Part of the reason for this is that it’s time consuming to collect family health histories, both for patients and primary care providers. Patients may provide incomplete or inaccurate information, and primary care providers may not know what to do with the information once they have it. GRACE would provide a tool to overcome these barriers for both patients and providers by combining a family health history-driven risk assessment, literacy-enhanced interface, family engagement and a genetic testing delivery system.
The rise of the phoenix
For the past six years, NHGRI has taken a leadership role in testing appropriate uses of genomic information in clinical care. This is their second iteration of the IGNITE program, which started in 2013. For IGNITE I, NHGRI selected six genomic medicine research sites for four years of funding. These research sites were tasked with finding ways to incorporate genomic information into electronic medical records and develop clinical decision support for providers across diverse healthcare settings.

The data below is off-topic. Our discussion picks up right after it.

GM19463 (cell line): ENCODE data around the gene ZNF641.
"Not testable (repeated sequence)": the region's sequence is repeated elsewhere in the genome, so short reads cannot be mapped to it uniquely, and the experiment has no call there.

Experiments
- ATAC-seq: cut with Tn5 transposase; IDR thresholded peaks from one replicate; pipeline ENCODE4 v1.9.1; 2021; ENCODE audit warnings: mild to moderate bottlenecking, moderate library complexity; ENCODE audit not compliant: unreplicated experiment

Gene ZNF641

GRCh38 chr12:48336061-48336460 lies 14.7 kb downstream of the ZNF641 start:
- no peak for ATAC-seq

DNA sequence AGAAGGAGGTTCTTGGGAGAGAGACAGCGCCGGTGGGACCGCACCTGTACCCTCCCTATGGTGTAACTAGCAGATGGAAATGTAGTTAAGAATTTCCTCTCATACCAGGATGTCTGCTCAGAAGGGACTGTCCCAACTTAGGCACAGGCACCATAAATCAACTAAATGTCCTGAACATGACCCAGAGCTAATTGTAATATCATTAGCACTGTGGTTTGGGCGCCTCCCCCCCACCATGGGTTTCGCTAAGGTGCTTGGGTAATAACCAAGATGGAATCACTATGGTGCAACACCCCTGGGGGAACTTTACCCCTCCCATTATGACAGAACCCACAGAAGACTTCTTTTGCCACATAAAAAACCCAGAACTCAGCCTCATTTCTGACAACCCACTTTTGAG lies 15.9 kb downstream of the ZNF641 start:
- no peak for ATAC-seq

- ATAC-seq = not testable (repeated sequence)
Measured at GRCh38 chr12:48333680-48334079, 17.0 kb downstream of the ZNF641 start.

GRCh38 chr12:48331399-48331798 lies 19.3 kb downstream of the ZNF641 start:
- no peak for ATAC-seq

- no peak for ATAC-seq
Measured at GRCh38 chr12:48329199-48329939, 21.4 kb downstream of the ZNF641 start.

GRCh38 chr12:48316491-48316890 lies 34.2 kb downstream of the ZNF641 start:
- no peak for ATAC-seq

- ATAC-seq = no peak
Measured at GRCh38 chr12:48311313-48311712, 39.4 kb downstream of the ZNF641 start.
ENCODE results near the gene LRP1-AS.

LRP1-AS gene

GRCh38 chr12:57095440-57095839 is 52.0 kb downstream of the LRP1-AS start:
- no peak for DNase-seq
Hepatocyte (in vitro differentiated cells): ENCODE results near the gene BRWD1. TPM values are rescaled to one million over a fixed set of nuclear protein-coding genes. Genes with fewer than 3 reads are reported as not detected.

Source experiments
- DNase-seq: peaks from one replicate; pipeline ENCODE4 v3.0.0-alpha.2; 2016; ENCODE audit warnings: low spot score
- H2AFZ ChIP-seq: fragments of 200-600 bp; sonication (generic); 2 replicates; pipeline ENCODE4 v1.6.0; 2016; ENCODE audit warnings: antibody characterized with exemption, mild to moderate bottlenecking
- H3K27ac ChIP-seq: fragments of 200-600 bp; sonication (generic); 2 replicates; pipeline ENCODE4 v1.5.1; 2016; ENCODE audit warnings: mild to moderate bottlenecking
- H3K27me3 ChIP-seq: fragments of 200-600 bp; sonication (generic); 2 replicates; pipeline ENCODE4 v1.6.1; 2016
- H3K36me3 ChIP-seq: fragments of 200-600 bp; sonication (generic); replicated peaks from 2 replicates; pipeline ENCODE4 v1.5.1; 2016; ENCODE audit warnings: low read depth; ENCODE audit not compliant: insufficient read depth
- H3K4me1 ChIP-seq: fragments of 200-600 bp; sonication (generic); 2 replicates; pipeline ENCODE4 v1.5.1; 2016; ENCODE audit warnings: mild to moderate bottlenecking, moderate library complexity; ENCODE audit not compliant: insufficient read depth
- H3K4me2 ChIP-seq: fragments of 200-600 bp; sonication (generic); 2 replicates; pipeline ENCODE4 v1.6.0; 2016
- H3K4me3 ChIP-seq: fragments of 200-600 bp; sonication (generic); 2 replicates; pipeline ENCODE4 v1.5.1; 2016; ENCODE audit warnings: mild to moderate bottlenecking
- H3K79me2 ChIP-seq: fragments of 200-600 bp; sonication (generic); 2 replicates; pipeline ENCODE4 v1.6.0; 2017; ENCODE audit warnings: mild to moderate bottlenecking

IGNITE II will build off of two key findings from IGNITE I. Orlando’s team discovered during IGNITE I that people with lower literacy levels struggled to complete data entry because they didn’t always know the ways the body functioned. To overcome that, the team has created a low-literacy interface that allows users to verbally enter data. The interface then translates that language into text and, using natural language processing, takes the text and enters it into the database. This interface will also prompt users to input any necessary follow-up questions.
IGNITE I also employed a SMART-FHIR (Fast Healthcare Interoperability Resources) interface for electronic medical records but did not have enough time to test it. IGNITE II will provide the team with an opportunity to test the interface.
IGNITE II is just getting underway. PCTs will be finalized in spring 2019, and clinical groups will begin recruitment in August 2019.
The IGNITE Network has the potential to drastically change the face of healthcare. As results from the PCTS come in, clinicians all over the world may be able to see the clinical utility of genomic medicine for both risk assessment and disease treatment.